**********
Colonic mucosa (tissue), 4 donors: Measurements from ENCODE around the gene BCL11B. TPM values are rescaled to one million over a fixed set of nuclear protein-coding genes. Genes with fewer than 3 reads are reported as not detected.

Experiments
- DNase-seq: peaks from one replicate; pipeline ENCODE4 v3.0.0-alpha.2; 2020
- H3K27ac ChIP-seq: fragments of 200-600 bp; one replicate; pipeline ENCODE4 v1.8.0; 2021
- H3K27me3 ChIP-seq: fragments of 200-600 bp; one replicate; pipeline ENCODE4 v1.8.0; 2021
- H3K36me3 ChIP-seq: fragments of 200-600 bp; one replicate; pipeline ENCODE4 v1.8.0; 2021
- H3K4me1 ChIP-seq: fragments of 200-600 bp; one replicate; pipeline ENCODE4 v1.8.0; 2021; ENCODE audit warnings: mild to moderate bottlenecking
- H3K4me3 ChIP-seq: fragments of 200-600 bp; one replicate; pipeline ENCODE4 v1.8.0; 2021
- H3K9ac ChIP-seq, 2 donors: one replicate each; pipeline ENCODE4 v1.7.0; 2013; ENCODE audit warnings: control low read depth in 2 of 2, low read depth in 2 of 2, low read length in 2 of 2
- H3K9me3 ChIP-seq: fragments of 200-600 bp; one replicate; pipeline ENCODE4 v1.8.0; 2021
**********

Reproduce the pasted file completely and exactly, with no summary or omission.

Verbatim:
Colonic mucosa (tissue), 4 donors: Measurements from ENCODE around the gene BCL11B. TPM values are rescaled to one million over a fixed set of nuclear protein-coding genes. Genes with fewer than 3 reads are reported as not detected.

Experiments
- DNase-seq: peaks from one replicate; pipeline ENCODE4 v3.0.0-alpha.2; 2020
- H3K27ac ChIP-seq: fragments of 200-600 bp; one replicate; pipeline ENCODE4 v1.8.0; 2021
- H3K27me3 ChIP-seq: fragments of 200-600 bp; one replicate; pipeline ENCODE4 v1.8.0; 2021
- H3K36me3 ChIP-seq: fragments of 200-600 bp; one replicate; pipeline ENCODE4 v1.8.0; 2021
- H3K4me1 ChIP-seq: fragments of 200-600 bp; one replicate; pipeline ENCODE4 v1.8.0; 2021; ENCODE audit warnings: mild to moderate bottlenecking
- H3K4me3 ChIP-seq: fragments of 200-600 bp; one replicate; pipeline ENCODE4 v1.8.0; 2021
- H3K9ac ChIP-seq, 2 donors: one replicate each; pipeline ENCODE4 v1.7.0; 2013; ENCODE audit warnings: control low read depth in 2 of 2, low read depth in 2 of 2, low read length in 2 of 2
- H3K9me3 ChIP-seq: fragments of 200-600 bp; one replicate; pipeline ENCODE4 v1.8.0; 2021